Without the Politics

While American and Russian political relations could hardly be made colder, space relations are far more cordial. NASA uses Russia's Baikonour facility, and the ISS remains a symbol of international cooperation. But with the ISS nearing its retirement in 2024, this cozy outer space relationship may end up soured by those on Earth.

But not if the engineers themselves have anything to say about it. An ISS research and development conference in San Diego conducted from July 12-14 included plans for American and Russian cooperation, including a joint mission to the moon.

While this represents no formal agreement on cooperation, industry engineers from both sides looked at the technical perspective of such a project. Their conclusion: cooperation is definitely needed.

I Need You In My Life

One of the mission strategies that seems to be gaining traction is a multinational habitat in the vicinity of the Moon, in cislunar space. What makes this more exiting is that while such a facility would foster studies on the Moon, it could also be a springboard to Mars.

Anatoly Zak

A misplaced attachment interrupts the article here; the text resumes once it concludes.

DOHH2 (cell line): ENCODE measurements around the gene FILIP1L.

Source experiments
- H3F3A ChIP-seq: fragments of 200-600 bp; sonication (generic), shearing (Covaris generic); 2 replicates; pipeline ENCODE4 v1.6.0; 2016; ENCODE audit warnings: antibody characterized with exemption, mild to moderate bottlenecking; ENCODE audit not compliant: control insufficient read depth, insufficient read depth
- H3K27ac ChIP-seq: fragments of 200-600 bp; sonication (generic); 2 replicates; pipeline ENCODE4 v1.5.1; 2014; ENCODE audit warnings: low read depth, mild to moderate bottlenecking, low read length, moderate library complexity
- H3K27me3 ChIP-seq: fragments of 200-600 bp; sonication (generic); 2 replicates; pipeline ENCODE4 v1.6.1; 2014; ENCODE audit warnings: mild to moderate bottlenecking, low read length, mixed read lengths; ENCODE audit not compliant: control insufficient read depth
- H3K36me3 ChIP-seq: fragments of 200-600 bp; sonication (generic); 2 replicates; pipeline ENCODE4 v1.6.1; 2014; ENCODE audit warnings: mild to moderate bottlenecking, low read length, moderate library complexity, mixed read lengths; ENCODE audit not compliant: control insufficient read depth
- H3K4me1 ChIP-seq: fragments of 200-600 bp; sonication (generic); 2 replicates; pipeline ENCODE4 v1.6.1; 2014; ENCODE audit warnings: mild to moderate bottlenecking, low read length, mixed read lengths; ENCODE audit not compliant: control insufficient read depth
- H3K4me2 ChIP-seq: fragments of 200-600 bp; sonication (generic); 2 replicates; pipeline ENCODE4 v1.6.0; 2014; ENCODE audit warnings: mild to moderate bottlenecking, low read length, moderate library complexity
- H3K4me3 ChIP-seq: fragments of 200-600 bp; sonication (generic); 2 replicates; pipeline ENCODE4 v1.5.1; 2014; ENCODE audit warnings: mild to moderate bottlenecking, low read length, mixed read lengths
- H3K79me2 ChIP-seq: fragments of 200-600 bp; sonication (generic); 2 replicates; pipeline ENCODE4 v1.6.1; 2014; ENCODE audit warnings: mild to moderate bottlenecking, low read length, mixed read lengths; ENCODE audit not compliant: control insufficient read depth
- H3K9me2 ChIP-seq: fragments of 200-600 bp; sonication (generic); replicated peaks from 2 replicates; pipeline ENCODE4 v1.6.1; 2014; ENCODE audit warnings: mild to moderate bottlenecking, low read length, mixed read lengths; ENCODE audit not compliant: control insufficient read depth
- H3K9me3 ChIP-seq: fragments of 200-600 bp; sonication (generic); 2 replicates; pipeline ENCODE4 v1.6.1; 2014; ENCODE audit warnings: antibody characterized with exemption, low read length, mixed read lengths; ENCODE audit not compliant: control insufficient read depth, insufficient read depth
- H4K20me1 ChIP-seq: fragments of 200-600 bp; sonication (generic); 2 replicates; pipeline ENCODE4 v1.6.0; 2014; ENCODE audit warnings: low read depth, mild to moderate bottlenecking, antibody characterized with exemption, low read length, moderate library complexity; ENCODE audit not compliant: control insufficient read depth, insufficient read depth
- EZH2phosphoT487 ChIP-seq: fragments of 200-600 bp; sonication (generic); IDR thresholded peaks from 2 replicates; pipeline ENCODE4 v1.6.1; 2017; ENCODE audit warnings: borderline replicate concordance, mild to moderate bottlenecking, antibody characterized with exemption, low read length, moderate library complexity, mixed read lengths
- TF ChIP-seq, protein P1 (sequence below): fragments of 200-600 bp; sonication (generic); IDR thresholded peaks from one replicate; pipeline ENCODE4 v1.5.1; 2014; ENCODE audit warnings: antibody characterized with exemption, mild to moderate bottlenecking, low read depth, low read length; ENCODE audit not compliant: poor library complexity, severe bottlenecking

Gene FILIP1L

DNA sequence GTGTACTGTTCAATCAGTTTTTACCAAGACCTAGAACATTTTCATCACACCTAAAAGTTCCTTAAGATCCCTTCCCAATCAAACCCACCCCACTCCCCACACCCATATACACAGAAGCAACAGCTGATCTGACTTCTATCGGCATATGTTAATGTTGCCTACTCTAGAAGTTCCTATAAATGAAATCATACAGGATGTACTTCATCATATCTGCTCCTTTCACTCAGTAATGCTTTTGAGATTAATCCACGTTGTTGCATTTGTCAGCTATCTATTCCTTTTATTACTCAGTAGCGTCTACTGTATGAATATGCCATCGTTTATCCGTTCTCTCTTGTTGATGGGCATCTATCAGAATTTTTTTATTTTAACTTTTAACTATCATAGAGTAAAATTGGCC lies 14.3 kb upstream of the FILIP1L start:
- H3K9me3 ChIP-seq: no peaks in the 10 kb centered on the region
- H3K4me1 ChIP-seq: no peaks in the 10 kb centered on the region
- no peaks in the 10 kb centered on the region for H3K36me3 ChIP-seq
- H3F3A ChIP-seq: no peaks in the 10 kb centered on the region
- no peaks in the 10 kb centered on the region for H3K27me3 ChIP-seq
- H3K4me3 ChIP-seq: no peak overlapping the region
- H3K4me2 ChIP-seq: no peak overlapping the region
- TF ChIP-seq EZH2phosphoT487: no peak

Cooperation will definitely be needed in such a facility. The Russians have a better grip on the nuances of development and operation of space modules that can house crews and provide propulsion for years at a time. It turns out, the Russians could give their input on the Orion module, the space module NASA is developing.

For their part, NASA is developing the super-heavy Space Launch System (SLS), which is key in getting the Russian hardware off the ground. Russian space agency Roskosmos has hardware that could be adapted for such a facility, such as the all-in-one module that has power, propulsion, and large living quarters for the crew. But they will need SLS to get it there.

Once there, astronauts and cosmonauts could land rovers in the moon or even study asteroids. But the most likely mission would be training on the lunar surface for an eventual Mars expedition.

"Don't think of it as a space station around the Moon. Think of it as the beginning of the Mars transit system." says NASA's William Gerstenmaier to Popular Mechanics.

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